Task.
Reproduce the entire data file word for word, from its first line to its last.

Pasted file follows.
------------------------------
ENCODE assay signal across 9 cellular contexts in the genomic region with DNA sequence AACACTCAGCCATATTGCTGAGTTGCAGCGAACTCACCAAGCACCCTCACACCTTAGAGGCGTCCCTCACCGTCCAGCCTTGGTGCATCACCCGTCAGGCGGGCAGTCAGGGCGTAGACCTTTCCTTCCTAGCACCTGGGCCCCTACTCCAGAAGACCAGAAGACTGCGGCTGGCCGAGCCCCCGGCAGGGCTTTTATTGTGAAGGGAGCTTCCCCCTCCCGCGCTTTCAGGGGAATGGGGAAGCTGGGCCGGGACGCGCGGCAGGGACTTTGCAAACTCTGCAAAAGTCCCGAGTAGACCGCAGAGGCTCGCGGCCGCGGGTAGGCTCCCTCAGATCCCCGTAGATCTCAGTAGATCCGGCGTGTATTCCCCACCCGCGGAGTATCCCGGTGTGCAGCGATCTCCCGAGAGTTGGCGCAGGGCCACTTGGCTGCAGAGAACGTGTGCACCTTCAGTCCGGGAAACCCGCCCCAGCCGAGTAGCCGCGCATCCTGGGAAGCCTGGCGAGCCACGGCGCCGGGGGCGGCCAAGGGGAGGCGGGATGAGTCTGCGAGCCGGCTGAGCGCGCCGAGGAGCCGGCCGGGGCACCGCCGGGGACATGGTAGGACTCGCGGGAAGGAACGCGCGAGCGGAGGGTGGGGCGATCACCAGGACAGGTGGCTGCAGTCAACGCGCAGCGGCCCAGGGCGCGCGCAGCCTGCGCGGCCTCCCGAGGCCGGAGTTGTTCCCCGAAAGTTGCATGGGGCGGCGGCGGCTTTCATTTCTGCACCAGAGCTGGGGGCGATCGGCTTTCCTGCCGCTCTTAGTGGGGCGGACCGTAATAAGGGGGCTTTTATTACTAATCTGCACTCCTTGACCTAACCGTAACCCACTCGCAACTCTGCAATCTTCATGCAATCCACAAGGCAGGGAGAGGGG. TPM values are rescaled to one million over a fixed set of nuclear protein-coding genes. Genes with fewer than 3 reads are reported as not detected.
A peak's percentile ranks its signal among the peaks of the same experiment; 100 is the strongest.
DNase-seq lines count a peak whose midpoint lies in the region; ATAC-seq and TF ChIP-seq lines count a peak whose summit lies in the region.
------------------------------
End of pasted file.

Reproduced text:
ENCODE assay signal across 9 cellular contexts in the genomic region with DNA sequence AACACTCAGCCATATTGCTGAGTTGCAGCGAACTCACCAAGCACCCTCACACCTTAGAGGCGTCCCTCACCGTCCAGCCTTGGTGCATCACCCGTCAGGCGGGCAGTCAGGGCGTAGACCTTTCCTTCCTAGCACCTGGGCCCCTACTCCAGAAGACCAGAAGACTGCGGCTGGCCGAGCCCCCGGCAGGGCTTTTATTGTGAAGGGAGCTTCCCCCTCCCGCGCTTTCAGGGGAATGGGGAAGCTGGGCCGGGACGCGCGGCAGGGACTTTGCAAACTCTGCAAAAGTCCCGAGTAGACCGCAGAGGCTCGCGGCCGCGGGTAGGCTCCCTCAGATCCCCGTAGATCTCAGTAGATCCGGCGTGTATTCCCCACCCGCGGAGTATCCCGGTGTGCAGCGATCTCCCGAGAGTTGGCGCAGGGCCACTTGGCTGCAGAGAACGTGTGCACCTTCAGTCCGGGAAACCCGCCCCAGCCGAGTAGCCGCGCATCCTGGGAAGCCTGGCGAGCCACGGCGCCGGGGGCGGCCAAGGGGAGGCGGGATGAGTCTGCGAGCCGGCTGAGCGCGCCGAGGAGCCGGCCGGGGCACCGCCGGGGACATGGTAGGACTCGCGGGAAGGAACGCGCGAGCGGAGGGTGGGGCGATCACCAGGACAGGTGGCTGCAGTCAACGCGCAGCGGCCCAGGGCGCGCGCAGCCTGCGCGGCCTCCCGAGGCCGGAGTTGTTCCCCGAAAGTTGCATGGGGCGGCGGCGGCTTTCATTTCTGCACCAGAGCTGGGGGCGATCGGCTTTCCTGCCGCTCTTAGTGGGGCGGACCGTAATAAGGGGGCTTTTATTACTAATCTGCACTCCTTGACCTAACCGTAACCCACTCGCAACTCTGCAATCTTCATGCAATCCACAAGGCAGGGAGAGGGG. TPM values are rescaled to one million over a fixed set of nuclear protein-coding genes. Genes with fewer than 3 reads are reported as not detected.
A peak's percentile ranks its signal among the peaks of the same experiment; 100 is the strongest.
DNase-seq lines count a peak whose midpoint lies in the region; ATAC-seq and TF ChIP-seq lines count a peak whose summit lies in the region.